The first city money was spent for the care of animals in Miller Park in 1891. Although there was at least one deer, there is no definite list of the animals that the first payment supported.
The zoo was started when a circus lion cub ended up on a farmer's farm around 1900, and was eventually given to the city of Bloomington. The lion, later named "Big Jim" died on March 26, 1912. After Big Jim's death, funds were raised to construct the Koetthoefer Animal Building by Bloomington architect A. L. Pillsbury. Ground was broken in 1913, and the building was opened to the public in 1914.
The first real expansion of the zoo was in 1960 with the construction of the Woodland Wing, which at one time housed two sea lions. In the mid-1970s, the Woodland Wing became the Tropical Rainforest Exhibit, the Animal Building was updated, and the sea lion/otter pools were built.
The Entrance Building/Education Center was opened in 1992, the wolf exhibit in 1993, Wallaby Walkabout in 1994, the bald eagle exhibit in 1995, Animals of Asia in 1996, Zoolab in 1999, the Children's Zoo Complex in 2001, and the Tropical Rainforest Exhibit in 2004. These additions more than doubled the size of the zoo.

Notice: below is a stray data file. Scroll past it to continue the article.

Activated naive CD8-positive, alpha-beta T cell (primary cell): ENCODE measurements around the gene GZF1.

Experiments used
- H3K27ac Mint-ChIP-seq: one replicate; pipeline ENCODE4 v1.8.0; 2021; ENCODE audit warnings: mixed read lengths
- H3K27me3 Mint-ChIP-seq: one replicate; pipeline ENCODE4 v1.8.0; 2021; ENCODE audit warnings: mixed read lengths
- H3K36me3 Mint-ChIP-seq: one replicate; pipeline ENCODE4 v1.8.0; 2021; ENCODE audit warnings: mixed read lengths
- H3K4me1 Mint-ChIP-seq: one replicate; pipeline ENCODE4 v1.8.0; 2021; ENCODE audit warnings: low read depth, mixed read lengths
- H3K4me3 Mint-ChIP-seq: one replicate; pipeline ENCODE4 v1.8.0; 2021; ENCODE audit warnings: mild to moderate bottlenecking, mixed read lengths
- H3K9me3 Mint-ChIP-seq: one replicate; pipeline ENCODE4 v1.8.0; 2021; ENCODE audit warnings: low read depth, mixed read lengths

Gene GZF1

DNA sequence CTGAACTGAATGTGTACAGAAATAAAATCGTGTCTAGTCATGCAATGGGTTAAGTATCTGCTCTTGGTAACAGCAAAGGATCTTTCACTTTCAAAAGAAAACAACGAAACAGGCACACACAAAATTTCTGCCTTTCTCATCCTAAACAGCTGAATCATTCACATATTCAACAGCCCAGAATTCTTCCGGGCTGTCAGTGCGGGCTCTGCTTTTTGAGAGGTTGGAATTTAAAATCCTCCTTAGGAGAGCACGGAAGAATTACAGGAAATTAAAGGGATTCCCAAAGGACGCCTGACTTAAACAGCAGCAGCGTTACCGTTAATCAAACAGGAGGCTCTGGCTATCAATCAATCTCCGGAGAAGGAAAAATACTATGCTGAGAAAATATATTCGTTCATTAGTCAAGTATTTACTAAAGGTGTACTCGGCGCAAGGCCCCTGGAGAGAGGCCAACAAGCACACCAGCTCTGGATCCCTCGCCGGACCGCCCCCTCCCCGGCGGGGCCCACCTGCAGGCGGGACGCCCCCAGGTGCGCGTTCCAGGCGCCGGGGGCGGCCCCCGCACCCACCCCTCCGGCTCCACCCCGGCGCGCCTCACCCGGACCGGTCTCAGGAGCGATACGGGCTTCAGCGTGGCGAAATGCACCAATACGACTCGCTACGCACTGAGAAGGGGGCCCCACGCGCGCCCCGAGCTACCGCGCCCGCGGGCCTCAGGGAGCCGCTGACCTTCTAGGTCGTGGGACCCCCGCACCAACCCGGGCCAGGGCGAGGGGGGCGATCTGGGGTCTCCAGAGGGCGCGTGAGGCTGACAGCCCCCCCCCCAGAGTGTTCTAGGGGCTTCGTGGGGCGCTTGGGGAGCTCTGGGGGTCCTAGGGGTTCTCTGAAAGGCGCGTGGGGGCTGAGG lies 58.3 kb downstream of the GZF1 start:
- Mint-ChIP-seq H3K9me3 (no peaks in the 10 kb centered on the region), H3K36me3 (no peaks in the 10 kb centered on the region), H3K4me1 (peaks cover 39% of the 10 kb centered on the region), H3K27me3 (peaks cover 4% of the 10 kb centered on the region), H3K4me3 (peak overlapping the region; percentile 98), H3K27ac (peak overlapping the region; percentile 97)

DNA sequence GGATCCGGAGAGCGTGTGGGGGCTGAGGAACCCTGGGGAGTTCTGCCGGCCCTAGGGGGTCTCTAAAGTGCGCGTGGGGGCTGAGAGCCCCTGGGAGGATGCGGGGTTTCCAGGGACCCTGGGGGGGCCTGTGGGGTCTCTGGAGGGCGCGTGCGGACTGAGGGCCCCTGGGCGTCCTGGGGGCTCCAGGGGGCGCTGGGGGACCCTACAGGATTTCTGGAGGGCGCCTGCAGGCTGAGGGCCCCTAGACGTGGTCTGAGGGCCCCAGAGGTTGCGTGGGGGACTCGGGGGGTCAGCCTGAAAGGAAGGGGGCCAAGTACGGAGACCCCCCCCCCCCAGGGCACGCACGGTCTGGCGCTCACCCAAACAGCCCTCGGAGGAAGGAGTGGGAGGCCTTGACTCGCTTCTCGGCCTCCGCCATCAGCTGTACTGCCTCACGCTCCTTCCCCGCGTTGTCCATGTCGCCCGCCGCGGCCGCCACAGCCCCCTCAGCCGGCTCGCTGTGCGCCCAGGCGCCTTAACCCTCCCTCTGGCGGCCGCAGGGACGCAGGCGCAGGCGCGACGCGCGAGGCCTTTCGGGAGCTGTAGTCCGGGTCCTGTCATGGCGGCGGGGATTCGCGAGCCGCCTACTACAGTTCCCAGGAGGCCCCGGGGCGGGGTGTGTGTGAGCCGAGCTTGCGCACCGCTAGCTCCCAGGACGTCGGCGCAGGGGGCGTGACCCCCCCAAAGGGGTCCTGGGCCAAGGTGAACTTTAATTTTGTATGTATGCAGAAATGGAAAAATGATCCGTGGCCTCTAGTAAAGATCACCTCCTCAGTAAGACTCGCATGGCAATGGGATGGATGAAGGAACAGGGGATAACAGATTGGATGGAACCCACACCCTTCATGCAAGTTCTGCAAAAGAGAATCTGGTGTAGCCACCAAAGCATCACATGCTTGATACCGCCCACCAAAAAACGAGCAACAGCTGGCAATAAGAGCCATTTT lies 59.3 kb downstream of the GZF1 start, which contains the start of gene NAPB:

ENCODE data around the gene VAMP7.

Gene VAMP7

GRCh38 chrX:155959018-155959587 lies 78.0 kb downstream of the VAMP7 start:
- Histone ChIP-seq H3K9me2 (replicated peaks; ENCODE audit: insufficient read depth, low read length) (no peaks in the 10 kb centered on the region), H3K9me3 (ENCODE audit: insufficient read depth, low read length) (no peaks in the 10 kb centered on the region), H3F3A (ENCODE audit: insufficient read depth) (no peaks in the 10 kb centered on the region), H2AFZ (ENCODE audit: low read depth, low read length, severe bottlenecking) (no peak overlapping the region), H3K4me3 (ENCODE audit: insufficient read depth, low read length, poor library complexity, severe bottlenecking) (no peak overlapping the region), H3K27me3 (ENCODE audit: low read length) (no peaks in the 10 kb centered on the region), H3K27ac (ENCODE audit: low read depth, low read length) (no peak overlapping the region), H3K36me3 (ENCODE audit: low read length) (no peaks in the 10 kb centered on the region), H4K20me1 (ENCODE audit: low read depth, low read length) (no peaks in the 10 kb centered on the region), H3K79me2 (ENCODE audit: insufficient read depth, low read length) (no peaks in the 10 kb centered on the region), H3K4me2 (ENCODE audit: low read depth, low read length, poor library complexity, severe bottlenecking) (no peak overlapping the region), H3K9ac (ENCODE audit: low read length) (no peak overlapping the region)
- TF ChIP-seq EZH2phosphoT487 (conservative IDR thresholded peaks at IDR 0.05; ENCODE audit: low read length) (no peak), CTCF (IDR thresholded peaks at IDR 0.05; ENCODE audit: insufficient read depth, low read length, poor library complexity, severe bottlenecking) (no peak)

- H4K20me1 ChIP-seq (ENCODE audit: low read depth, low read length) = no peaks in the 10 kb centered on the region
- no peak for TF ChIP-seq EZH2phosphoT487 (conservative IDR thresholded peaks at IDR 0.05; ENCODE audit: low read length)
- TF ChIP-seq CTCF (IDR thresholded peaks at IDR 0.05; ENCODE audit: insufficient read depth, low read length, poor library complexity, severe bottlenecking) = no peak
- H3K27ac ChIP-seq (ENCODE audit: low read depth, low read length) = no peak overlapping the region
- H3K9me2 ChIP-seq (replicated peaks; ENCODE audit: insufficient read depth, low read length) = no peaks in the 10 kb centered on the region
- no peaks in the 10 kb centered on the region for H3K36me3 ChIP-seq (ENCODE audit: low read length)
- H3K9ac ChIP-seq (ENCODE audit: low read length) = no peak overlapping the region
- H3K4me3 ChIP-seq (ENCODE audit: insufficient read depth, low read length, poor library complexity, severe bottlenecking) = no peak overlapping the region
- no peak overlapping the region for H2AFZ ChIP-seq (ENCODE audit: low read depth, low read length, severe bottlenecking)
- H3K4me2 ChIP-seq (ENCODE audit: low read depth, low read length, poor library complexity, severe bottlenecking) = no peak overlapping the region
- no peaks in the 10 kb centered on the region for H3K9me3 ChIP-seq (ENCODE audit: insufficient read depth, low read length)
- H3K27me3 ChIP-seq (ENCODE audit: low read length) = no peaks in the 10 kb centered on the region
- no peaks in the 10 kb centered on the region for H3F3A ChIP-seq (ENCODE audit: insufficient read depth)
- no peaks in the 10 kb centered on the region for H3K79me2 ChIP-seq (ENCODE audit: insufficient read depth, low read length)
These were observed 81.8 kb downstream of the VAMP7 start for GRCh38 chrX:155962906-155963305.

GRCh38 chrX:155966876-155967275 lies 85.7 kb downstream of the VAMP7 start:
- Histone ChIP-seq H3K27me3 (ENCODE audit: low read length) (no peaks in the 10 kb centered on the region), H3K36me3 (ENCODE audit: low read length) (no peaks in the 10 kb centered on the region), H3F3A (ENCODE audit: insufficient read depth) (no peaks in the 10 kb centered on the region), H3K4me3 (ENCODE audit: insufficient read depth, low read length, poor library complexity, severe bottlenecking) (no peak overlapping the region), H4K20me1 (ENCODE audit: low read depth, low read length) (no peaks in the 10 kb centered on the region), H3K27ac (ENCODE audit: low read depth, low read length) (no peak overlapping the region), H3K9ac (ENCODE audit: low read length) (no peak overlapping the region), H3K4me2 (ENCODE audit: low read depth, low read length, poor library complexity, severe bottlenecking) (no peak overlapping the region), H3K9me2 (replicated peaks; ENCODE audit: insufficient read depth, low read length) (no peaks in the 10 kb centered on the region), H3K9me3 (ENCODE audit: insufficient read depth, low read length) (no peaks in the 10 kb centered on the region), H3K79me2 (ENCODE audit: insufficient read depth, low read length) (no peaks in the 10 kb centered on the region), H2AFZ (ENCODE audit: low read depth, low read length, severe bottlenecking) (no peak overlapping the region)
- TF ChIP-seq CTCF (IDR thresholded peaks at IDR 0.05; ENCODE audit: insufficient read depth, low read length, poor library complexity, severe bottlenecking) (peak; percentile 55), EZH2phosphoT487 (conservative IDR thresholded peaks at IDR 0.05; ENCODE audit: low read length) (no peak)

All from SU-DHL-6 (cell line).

Over the years, the zoo has seen a very wide variety of animals. There have been chimps, lions, a polar bear, moose, mountain lions, black bears, penguins, an elephant, bison, gray wolves, alligators, squirrel monkeys, spider monkeys, bats, foxes, North American porcupine, raccoons, and many other species.
Singing dogs - New Guinea singing dog
Wolf exhibit - red wolf
River otters - river otters (feedings at 10:30 am and 3:00 pm)
The Junior Zoo Keeper program began in 1972, and at first was open to students starting in the second grade. Currently the Junior Zookeeper Program provides junior and senior high school students an opportunity to learn about animals and the ways that zoos work. The program starts with classroom training, and students can eventually become volunteers at the zoo. For advanced Junior Zookeepers there are educational activities from October through April, and the students then volunteer over the summer. Students can start in the program once they enter fifth grade, and can continue in the program through the summer after they graduate from high school.
There are currently plans to make major renovations on the Animal Building to bring it up to date, and also to redesign the ZooLab in order to create a new guest experience.